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Explosive release of gases and rocks from the top of molten rock bodies (magma)


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Explosive release of gases and rocks from the top of molten rock bodies (magma)
Date Record Created
Date Record Modified
Date Coverage
2002-01-31 to 2006-07-31
Time Period
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Geospatial Location
  • Roxmere cattle station, approx. 30km south of Cloncurry in NW Queensland
  1. Type: brief

    Gases dissolved in molten rock (“magma”) leave the magma as it crystallizes to form solid, igneous rocks underground. Near Cloncurry in western Queensland, Australia, there is evidence in ancient rocks that this process occurred extremely rapidly, which is highly unusual. Pipe-like bodies of fragmental rock, cemented by small rock pieces and minerals precipitated from these gases, are found extending out from the tops of crystallized igneous rocks. We calculated ‘fluidization’ velocities of particle and gas transport in these pipes to be > 10m/s, approaching the velocities sometimes observed in volcanic eruptions. These processes are important to explain some of the features of copper-gold deposits in the region and elsewhere in the world.

  2. Type: full

    The source and transport regions of fluidized (transported) breccias outcrop in the Cloncurry Fe-oxide-Cu-Au district. Discordant dykes and pipes with rounded clasts of metasedimentary calc-silicate rocks and minor felsic and mafic intrusions extend several kilometres upwards and outwards from the contact aureole of the 1530 Ma Williams Batholith into overlying schists and amphibolites. We used analytical equations for particle transport to estimate clast velocities (≥ 20m s-1), approaching volcanic ejecta rates. An abrupt release of overpressured magmatic-hydrothermal fluid is suggested by the localisation of the base of the breccias in intensely veined contact aureoles (at around 10 km, constrained by mineral equilibria), incorporation of juvenile magmatic clasts, the scale and discordancy of the bodies, and the wide range of pressure variation (up to 150 MPa) inferred from CO2 fluid inclusion densities and related decrepitation textures. The abundance of clasts derived from depth, rather than from the adjacent wallrocks, suggests that the pressure in the pipes was sufficient to restrict the inwards spalling of fragments from breccia walls; that is, the breccias were explosive rather than implosive, and some may have vented to the surface. At these depths, such extreme behaviour may have been achieved by release of dissolved fluids from crystallizing magma, in combination with a strongly fractured and fluid-laden carapace, sitting under a strong, low permeability barrier. The relationship of these breccias to the Ernest Henry iron-oxide-Cu-Au deposit suggests they may have been sources of fluids or mechanical energy for ore genesis, or alternately provided permeable pathways for later ore fluids.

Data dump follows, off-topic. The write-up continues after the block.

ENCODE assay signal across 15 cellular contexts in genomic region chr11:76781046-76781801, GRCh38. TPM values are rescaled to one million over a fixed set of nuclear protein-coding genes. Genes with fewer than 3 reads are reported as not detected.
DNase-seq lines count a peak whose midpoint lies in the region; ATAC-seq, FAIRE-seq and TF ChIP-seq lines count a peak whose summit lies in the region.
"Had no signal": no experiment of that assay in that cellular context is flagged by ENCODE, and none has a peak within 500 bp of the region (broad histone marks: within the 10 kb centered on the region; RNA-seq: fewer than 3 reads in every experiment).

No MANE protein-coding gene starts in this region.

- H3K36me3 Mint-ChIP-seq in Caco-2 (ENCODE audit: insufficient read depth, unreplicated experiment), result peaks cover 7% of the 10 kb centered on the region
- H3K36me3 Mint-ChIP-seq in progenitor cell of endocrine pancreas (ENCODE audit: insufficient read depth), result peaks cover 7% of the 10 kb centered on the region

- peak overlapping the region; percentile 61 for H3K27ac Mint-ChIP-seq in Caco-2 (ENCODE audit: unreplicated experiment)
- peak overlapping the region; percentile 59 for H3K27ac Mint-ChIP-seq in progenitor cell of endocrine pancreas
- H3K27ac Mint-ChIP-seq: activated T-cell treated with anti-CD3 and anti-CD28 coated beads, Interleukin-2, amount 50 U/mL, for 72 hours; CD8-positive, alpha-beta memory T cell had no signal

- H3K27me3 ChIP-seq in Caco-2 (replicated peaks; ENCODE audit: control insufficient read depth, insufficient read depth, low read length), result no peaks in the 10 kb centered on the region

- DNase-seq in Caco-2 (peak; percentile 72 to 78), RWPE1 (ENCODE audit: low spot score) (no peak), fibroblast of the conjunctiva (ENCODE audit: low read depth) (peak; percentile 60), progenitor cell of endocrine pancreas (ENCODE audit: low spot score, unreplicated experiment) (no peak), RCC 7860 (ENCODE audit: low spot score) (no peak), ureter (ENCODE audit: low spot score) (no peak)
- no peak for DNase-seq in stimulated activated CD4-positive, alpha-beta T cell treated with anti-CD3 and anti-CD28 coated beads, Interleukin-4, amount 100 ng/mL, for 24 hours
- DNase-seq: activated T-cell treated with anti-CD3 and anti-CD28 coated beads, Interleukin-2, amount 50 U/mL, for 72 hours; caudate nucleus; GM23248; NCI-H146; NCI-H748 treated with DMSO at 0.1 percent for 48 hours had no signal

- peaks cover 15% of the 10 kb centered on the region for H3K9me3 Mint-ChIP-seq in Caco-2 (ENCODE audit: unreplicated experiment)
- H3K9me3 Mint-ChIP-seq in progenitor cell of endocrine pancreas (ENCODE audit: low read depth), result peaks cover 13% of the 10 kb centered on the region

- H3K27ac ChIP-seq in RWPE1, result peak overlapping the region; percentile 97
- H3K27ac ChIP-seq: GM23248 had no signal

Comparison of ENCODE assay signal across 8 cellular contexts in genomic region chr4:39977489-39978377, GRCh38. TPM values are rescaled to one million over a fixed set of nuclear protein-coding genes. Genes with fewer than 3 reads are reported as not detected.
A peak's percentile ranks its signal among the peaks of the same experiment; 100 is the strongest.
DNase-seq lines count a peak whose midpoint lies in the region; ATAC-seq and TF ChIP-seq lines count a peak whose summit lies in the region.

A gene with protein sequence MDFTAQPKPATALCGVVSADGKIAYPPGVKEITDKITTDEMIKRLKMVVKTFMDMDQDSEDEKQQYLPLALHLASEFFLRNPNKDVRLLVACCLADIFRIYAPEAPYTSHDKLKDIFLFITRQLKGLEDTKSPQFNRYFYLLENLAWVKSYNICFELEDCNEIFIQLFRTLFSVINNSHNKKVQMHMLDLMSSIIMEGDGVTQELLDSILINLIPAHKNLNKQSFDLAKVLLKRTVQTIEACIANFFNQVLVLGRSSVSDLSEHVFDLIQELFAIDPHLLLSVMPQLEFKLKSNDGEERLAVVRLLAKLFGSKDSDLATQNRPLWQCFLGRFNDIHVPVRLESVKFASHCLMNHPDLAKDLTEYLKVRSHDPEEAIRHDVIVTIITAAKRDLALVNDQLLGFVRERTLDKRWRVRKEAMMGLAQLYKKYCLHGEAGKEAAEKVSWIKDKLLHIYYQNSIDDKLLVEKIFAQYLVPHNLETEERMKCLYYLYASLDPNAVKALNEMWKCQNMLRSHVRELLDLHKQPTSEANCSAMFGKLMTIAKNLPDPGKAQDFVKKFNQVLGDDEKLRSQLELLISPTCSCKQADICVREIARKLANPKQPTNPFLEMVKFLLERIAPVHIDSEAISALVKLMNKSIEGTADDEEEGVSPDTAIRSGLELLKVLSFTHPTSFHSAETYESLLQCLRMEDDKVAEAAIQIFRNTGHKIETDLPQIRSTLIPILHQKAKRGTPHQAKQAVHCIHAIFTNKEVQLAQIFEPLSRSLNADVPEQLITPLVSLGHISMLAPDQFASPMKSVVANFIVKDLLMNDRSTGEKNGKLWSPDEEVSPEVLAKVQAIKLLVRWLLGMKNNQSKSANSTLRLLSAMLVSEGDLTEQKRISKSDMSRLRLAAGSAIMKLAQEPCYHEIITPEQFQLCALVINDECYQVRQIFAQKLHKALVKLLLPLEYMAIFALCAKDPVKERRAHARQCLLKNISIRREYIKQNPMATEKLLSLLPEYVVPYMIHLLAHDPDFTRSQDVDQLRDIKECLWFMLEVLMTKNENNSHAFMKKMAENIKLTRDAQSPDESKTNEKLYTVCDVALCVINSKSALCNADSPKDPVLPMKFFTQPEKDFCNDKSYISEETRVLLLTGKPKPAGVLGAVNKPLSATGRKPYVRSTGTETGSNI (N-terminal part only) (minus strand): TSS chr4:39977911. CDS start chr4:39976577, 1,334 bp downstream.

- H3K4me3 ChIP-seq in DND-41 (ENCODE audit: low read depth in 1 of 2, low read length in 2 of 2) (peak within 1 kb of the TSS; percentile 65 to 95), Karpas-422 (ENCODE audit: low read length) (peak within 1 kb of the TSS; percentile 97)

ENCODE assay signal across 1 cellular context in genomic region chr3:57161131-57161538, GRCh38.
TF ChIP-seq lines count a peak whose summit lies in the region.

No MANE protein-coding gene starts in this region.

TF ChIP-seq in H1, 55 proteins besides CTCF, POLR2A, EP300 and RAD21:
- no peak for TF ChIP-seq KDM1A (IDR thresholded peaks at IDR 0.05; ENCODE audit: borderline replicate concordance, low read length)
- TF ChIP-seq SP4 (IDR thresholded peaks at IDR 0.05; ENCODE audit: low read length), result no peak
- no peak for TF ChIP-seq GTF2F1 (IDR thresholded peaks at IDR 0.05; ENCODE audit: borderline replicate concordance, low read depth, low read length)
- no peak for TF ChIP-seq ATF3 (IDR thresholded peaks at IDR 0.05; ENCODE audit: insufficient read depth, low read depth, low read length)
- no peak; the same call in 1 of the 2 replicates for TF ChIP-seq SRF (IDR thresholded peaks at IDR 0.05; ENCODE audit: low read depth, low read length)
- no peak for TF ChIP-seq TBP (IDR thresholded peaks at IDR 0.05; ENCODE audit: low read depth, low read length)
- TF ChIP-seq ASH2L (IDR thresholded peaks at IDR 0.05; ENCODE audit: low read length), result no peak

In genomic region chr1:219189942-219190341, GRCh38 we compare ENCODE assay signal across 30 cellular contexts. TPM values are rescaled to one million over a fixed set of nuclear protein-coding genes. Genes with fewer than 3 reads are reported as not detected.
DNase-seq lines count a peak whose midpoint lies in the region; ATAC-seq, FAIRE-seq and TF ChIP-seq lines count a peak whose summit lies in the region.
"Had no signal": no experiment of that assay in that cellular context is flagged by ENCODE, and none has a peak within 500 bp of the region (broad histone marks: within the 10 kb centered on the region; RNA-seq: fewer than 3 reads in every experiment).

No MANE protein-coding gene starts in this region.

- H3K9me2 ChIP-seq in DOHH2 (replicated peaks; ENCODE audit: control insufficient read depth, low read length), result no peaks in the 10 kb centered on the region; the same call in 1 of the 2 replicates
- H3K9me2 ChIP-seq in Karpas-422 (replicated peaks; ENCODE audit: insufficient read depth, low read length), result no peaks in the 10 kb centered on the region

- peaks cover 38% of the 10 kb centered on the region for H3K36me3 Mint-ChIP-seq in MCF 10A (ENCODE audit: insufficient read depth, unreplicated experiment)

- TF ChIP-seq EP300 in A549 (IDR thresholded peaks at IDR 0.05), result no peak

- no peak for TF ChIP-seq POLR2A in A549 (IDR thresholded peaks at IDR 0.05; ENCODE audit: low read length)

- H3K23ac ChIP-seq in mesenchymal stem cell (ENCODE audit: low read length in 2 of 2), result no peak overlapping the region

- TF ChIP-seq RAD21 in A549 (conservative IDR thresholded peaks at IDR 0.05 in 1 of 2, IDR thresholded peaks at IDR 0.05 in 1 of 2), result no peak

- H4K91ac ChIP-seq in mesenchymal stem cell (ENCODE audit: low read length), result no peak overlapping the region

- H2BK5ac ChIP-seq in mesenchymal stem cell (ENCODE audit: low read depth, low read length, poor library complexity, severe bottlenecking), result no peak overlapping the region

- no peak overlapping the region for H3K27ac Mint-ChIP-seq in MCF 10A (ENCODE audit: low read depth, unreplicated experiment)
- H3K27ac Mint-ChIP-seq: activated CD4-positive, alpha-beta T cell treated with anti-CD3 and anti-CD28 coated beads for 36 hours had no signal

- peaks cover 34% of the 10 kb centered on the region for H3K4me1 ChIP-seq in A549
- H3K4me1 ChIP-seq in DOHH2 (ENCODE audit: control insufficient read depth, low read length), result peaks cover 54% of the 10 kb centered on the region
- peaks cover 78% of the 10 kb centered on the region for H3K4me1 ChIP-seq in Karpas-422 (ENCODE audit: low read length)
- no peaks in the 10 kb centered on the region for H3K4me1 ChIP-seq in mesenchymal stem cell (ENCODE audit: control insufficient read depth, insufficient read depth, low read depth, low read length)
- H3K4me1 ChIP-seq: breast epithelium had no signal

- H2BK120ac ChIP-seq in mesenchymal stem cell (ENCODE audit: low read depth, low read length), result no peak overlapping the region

Related Publications
  1. Granite-related overpressure and volatile release in the mid crust: fluidized breccias from the Cloncurry District, Australia
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  1. Associated with: Prof Nick Oliver , School of Earth & Environmental Sciences
  2. Associated with: Prof Tom Blenkinsop , School of Earth & Environmental Sciences
  3. Associated with: Prof Peter Ridd , School of Engineering & Physical Sciences
Primary Contact
Prof Nick Oliver,
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Fields of Research
  1. 040307 - Ore Deposit Petrology (040307) (040307)
  2. 040312 - Structural Geology (040312) (040312)
  3. 010207 - Theoretical and Applied Mechanics (010207) (010207)
Socio-Economic Objective
  1. 840102 - Copper Ore Exploration (840102) (840102)
  1. fluidization
  2. overpressure
  3. iron oxide-copper-gold
Research Activity
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Research Themes
Industries and Economies in the Tropics
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License - Other
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Access Rights/Conditions
Open Access . If the data is not available via the provided link, please contact an associated party (preferrably the Manager as specified) for access.
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Data Location
Online Locations
  1. Granite-related overpressure and volatile release in the (Data File, Public)
Stored At
Dr Nick Oliver School of Earth and Environmental Sciences Earth & Environmental Sciences Building 34 Douglas Campus, Townsville James Cook University, QLD 4811
Oliver, Nick.; Blenkinsop, Tom.; Ridd, Peter. (2011). Explosive release of gases and rocks from the top of molten rock bodies (magma). James Cook University. (dataset).